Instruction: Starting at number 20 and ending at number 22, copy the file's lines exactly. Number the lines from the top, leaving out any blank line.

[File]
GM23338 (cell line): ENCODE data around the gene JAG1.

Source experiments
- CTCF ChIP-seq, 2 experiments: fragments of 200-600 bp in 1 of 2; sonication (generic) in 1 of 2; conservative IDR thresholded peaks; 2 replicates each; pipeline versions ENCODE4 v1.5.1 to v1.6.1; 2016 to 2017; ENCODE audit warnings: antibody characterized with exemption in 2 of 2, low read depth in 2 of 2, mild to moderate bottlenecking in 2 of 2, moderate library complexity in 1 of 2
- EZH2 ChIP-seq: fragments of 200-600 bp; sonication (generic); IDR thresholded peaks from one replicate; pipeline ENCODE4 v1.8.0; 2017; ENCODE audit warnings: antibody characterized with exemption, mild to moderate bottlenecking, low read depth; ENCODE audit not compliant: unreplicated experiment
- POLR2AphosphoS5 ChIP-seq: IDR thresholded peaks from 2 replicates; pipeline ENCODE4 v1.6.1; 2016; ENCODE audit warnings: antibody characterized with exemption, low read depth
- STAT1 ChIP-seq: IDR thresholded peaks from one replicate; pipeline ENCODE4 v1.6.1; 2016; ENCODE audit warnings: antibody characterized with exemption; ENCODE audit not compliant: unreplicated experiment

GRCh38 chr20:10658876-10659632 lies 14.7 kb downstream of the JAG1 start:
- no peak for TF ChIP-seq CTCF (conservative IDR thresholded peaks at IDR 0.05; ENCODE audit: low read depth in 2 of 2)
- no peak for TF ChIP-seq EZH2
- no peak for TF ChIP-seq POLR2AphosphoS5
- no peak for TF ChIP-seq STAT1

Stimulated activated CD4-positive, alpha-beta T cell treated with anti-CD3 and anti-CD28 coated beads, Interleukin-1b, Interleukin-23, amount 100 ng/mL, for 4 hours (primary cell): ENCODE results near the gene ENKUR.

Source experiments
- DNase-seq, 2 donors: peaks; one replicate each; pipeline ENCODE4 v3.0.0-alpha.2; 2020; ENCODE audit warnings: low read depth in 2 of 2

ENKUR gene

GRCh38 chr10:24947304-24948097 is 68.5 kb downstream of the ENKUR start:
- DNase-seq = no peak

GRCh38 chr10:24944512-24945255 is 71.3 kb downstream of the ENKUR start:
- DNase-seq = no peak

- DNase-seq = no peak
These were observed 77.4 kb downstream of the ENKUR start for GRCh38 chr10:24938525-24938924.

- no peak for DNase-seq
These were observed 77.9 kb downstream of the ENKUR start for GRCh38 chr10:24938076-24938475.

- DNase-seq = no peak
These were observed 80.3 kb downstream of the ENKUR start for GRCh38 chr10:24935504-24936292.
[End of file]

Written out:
- DNase-seq = no peak
These were observed 77.4 kb downstream of the ENKUR start for GRCh38 chr10:24938525-24938924.

- no peak for DNase-seq